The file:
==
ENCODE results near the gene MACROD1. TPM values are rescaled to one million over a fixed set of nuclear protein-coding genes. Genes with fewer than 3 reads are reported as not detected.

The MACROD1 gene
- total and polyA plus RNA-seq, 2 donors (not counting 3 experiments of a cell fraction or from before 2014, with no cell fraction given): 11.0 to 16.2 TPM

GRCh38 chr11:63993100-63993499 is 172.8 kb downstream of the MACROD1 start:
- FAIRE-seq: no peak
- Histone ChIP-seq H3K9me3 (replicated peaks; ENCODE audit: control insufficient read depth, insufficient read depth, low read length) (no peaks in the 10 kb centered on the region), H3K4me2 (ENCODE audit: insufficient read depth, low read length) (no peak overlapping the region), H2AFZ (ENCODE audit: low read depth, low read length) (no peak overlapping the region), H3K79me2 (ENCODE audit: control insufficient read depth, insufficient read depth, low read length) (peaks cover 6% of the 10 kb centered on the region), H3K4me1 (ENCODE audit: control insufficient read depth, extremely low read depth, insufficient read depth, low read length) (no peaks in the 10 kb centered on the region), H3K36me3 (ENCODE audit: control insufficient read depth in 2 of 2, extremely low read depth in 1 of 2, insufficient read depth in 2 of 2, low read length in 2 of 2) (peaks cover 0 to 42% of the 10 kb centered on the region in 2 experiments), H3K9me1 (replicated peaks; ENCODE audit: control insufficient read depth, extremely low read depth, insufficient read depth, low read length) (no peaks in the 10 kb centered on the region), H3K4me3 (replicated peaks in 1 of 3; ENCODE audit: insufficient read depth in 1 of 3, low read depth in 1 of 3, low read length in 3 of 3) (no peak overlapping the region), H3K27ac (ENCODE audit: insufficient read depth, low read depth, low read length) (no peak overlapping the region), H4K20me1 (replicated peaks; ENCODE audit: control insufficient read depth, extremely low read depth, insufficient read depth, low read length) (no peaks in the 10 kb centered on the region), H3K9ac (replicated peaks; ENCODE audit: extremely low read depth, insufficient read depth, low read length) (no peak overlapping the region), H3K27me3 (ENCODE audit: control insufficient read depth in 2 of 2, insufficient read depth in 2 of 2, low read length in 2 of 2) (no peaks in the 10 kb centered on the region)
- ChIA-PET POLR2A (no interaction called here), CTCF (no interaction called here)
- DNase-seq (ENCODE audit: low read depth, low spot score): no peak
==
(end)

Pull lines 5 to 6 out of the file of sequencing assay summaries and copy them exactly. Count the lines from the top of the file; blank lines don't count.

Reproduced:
- FAIRE-seq: no peak
- Histone ChIP-seq H3K9me3 (replicated peaks; ENCODE audit: control insufficient read depth, insufficient read depth, low read length) (no peaks in the 10 kb centered on the region), H3K4me2 (ENCODE audit: insufficient read depth, low read length) (no peak overlapping the region), H2AFZ (ENCODE audit: low read depth, low read length) (no peak overlapping the region), H3K79me2 (ENCODE audit: control insufficient read depth, insufficient read depth, low read length) (peaks cover 6% of the 10 kb centered on the region), H3K4me1 (ENCODE audit: control insufficient read depth, extremely low read depth, insufficient read depth, low read length) (no peaks in the 10 kb centered on the region), H3K36me3 (ENCODE audit: control insufficient read depth in 2 of 2, extremely low read depth in 1 of 2, insufficient read depth in 2 of 2, low read length in 2 of 2) (peaks cover 0 to 42% of the 10 kb centered on the region in 2 experiments), H3K9me1 (replicated peaks; ENCODE audit: control insufficient read depth, extremely low read depth, insufficient read depth, low read length) (no peaks in the 10 kb centered on the region), H3K4me3 (replicated peaks in 1 of 3; ENCODE audit: insufficient read depth in 1 of 3, low read depth in 1 of 3, low read length in 3 of 3) (no peak overlapping the region), H3K27ac (ENCODE audit: insufficient read depth, low read depth, low read length) (no peak overlapping the region), H4K20me1 (replicated peaks; ENCODE audit: control insufficient read depth, extremely low read depth, insufficient read depth, low read length) (no peaks in the 10 kb centered on the region), H3K9ac (replicated peaks; ENCODE audit: extremely low read depth, insufficient read depth, low read length) (no peak overlapping the region), H3K27me3 (ENCODE audit: control insufficient read depth in 2 of 2, insufficient read depth in 2 of 2, low read length in 2 of 2) (no peaks in the 10 kb centered on the region)